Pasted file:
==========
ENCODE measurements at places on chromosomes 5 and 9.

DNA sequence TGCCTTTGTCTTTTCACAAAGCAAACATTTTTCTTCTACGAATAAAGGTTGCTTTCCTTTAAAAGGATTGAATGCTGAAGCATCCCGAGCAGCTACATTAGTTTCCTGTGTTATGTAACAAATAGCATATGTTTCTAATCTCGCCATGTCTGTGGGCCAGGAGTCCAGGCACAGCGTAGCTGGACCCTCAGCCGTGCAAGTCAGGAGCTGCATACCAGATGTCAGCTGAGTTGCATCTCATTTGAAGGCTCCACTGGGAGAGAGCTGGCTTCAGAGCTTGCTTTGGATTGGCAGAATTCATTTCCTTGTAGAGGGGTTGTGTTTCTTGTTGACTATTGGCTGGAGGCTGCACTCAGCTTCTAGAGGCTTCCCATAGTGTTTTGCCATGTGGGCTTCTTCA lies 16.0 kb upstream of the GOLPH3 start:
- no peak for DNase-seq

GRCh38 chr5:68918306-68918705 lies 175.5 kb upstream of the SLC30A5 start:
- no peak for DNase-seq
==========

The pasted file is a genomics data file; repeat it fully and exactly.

ENCODE measurements at places on chromosomes 5 and 9.

DNA sequence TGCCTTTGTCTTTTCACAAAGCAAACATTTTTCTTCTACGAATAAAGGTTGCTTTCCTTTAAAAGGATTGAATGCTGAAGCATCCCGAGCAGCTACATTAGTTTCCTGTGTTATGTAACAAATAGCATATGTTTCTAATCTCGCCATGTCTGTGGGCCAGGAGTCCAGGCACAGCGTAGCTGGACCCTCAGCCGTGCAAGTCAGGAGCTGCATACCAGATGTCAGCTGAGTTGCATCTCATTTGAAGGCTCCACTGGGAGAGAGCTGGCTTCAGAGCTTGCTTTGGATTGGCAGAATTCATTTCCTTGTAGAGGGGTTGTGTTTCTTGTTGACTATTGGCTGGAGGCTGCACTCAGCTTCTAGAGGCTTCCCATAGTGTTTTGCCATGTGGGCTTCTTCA lies 16.0 kb upstream of the GOLPH3 start:
- no peak for DNase-seq

GRCh38 chr5:68918306-68918705 lies 175.5 kb upstream of the SLC30A5 start:
- no peak for DNase-seq